National Buildplan was a construction company involved in arranging construction of many large building contracts throughout Australia. A large number of those projects are Government funded infrastructure jobs, many of which are in the north west of New South Wales.
National Buildplan went into administration on 8 April 2013 and more than likely will end up in liquidation.
The collapse has left local contractors out of pocket for many millions of dollars.
We are yet to see the full effects of the insolvency which will involve contractors retrenching staff, contractors unable to pay their own debts resulting in further retrenchments and the closure of contractors’ businesses, some of which have already closed.
After the collapse of a number of high profile construction companies, the New South Wales Government commissioned the Collins Report last year.
The key recommendation was the establishment of a Statutory Construction Trust for projects greater than $1 million. The idea was that the Statutory Trust would receive the progress payments from the principal and the trustee would pay the sub-contractors direct.
Sadly the recommendations of the report have not been implemented however it is hoped that the anguish that our local contractors and employees are now suffering will motivate the Government into taking swift action to reform the building and construction industry.
I also ask, how long has the Government, which includes the Government departments who are administering contracts such as Health Infrastructure and Public Works, known that National Buildplan was in financial trouble?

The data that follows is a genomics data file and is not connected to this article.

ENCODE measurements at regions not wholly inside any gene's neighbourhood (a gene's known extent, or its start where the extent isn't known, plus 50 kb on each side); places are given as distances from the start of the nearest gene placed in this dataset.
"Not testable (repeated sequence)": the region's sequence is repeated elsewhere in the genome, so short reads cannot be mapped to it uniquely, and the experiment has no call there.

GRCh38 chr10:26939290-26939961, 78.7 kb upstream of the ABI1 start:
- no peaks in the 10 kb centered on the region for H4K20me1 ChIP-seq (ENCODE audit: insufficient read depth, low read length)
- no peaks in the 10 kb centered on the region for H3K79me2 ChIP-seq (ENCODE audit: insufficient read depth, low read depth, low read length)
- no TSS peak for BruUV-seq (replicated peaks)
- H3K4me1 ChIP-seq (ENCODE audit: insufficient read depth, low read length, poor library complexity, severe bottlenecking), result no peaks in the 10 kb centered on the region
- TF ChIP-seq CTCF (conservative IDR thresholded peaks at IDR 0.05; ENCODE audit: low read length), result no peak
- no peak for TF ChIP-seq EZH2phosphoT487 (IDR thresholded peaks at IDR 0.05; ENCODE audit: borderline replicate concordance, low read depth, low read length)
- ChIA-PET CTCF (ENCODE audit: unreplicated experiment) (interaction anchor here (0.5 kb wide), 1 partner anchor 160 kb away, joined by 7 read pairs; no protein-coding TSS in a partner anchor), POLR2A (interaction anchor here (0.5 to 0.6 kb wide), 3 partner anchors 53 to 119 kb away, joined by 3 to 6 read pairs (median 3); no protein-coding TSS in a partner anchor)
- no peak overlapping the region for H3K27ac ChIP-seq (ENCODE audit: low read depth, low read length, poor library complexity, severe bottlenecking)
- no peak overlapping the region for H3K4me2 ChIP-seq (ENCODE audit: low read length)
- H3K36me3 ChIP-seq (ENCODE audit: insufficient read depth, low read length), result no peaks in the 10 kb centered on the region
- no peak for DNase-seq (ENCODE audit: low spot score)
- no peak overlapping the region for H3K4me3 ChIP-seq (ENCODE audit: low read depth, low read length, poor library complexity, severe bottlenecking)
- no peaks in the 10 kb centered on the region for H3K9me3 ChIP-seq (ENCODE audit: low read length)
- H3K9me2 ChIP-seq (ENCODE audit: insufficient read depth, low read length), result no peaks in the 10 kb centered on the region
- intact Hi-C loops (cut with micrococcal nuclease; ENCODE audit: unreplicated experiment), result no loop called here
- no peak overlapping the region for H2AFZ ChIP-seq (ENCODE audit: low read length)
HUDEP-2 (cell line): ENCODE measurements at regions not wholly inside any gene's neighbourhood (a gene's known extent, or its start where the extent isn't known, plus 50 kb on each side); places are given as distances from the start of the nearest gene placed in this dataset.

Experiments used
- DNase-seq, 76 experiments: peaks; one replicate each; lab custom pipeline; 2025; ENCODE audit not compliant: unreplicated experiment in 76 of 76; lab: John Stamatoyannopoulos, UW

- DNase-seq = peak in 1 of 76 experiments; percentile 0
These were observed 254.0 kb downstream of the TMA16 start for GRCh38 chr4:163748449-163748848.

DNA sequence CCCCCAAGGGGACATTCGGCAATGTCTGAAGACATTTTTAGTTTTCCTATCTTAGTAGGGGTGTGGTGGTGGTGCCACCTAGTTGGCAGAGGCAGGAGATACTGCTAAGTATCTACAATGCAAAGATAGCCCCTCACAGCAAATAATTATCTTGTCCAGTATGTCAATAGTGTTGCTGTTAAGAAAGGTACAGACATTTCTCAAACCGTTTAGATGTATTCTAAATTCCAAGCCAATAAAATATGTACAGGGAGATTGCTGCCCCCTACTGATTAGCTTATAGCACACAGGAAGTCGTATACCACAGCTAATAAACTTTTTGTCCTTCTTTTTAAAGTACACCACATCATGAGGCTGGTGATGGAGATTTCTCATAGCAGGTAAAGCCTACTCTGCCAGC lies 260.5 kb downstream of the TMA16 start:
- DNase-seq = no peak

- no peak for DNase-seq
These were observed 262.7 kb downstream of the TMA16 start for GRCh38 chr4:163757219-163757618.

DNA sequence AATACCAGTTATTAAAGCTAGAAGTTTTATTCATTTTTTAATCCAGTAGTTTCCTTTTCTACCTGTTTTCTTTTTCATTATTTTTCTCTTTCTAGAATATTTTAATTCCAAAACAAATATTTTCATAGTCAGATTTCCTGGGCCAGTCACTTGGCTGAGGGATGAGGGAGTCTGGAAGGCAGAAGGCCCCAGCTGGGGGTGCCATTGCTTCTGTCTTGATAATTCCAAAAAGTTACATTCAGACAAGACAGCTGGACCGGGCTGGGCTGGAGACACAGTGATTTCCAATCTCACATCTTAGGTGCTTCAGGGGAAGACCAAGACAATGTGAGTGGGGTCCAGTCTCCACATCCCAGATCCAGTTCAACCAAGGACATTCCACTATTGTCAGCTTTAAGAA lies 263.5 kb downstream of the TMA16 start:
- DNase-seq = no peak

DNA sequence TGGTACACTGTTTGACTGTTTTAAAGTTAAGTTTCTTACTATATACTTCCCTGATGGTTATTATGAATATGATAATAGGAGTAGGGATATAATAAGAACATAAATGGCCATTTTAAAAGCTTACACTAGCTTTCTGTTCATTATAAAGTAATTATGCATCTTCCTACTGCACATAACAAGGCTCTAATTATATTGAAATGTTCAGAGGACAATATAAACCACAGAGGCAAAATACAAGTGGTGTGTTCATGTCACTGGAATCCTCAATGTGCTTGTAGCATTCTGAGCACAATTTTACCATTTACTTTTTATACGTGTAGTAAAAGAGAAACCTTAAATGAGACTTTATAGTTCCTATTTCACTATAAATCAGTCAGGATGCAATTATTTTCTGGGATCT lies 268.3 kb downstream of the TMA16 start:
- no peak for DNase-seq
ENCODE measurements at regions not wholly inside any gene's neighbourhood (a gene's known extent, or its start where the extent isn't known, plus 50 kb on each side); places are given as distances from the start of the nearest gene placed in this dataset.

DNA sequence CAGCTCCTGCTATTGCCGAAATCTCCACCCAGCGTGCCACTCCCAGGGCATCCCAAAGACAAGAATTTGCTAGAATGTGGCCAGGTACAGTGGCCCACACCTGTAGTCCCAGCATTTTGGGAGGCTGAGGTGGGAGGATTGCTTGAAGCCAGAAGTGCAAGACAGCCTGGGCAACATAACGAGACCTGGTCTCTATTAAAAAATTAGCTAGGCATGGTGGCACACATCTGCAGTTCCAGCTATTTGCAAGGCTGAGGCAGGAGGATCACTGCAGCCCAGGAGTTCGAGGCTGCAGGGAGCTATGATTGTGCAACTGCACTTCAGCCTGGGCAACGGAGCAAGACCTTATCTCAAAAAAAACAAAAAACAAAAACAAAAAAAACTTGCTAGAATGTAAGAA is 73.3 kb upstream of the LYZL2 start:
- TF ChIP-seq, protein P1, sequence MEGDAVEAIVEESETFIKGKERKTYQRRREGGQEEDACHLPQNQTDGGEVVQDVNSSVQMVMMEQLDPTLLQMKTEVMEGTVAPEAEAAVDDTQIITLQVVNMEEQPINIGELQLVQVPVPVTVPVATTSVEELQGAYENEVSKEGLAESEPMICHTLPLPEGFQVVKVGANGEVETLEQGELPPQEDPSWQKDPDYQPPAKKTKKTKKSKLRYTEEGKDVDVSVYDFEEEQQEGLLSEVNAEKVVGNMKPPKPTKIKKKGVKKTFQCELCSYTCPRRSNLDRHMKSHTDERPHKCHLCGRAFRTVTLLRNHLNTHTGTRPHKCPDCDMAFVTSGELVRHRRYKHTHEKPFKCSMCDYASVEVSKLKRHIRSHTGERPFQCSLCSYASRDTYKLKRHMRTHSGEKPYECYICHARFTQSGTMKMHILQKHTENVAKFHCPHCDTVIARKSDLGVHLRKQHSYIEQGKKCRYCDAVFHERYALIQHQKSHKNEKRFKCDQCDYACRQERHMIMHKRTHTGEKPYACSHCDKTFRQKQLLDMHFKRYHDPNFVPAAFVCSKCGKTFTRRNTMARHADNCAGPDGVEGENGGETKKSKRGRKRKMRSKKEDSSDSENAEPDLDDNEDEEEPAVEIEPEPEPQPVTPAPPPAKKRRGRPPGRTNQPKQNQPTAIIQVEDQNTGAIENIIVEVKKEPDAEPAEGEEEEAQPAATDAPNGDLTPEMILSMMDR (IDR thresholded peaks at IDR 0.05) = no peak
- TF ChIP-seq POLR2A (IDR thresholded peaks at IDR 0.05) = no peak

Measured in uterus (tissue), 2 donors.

There is evidence to suggest that various Government departments were well aware of the potential insolvency a number of weeks ago having met the company to discuss these issues.
Further anecdotal evidence suggests that National Buildplan were rejected as a potential tenderer for a large Government infrastructure job more than two months ago based on its perceived risky financial position.
What did the Government think when sub-contractors walked off the Nepean Hospital job on two separate occasions based on non payment.
Surely the Government should have taken notice and immediately reviewed the financial position of the head contractor and taken action to protect the sub-contractor’s payments. After all, it was the Government who commissioned the Collins Report .They were fully aware of the risk that a subcontractors takes in such contracts.
Is the Government not required, prior to the tender and during the construction process to monitor the financial health of its head contractors? Was this done?
It is time for the sub-contractors, their workers and families to take a stand on this issue and seek a Government rescue package for the sub-contractors who are left stranded and to change the laws to prevent this situation happening again.
At Everingham Solomons we have the legal expertise to help with all your legal problems because Helping You is Our Business.
Click here for more information on Terry Robinson